IPOs Mint Dough 💸

Lesson in Course: Medes Newsletter (advanced, 4min)

A basic primer about IPOs. What are they and how do they work?

IPOs — you hear about them all the time in the news and how they create millionaires overnight. But what are they and how do they work?

IPO stands for initial public offering and occurs when a private company decides to open up its capitalization table (or ownership) to the public. Companies do this to raise money for growth and allow early investors and employees to cash out.

There are two different ways for a company to go public. Traditionally, a company can hire bankers to help with raising cash. Recently we’re seeing companies go public without hiring bankers — more on this below.

After becoming public, current owners in the company including venture capitalists, founders, and employees will be able to sell the shares they own on the open market to new public investors.

Let’s review the two ways to go public below.


Investment banks are hired to help the company issue and sell new shares to the public. The company pays the bankers a fee (floatation cost), often in the 10s of millions of dollars, to help price the shares being sold and to find buyers at that price. The offering put together by the bankers is not available to the majority of the public but is put in front of professional money managers who have relationships with the investment banks. The money managers will commit to buying a certain amount of shares at the set price. If people want to buy more shares than are available for sale, the offering is considered oversubscribed. Conversely, the offering is undersubscribed if there are shares left unsold.

If oversubscribed, the company can decide to work with the bankers to raise the price of the shares and as a result raise more money for the offering. If undersubscribed, the company can either take what is offered or lower the price to see if they can find more buyers. Once this process is completed the company is ready to trade on the day of the public offering.

On the day of the public offering, everyone is now able to buy shares of the newly traded company through their brokerages such as Robinhood or E-Trade. The amount of buyers vs sellers drives the price of the stock either up or down. These shares being purchased are generally sold by other participants in the public offering — the money managers that had first dibs.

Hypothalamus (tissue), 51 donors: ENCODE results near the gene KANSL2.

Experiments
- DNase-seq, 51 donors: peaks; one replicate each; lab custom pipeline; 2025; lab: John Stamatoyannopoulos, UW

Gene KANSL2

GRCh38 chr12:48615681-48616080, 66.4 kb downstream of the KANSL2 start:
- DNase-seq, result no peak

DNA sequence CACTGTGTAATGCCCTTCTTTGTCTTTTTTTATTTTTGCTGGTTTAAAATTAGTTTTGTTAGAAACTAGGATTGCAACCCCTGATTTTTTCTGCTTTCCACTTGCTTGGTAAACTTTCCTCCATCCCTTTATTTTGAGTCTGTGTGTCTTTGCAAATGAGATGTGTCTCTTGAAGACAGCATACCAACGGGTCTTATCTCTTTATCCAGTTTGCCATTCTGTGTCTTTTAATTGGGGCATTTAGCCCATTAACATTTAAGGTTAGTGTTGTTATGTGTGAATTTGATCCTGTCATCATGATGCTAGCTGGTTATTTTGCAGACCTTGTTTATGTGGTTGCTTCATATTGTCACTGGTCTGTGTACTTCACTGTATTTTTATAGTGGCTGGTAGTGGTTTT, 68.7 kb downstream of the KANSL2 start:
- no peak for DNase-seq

Employees and insiders of the companies are usually subject to a lockup period ranging traditionally from 90–180 days during which they cannot sell their shares. An interesting note on the history of lockups: some States enacted Blue Sky Laws to prevent “pump and dump” schemes where insiders would sell overpriced shares to the public to profit before the price went down. These laws are still on the books today and bankers include them in their IPO contracts so that insiders cashing in won’t create massive selling imbalances and tank the stock price.

No Bankers

Certain companies like Slack and Spotify have been changing the traditional IPO model by going public with something called a direct listing. In contrast to hiring bankers, a direct listing is when the company does not issue any new shares and instead sells existing shares held by founders, employees, and venture capitalists. By going the direct listing route employees and insiders are not subject to a lockup period and can sell right away.

Without a bank to line up buyers, the price is set by the company and the supply and demand on the day of the listing will cause the stock price to either go up or down.


Regardless of the process chosen by the company, public companies are highly regulated by the SEC (US Securities and Exchange Commission). Going public requires fair representation of the current health of the business including risks, financial position, and some general guidance (predictions of future company performance) from the executives at the company. This information is packaged up in a prospectus S-1 which is filed with the SEC, can be read by anyone before the IPO, and is often helpful to decide whether you should buy the shares on the day of the IPO.

Check out this discussion on WeWork’s recent S-1.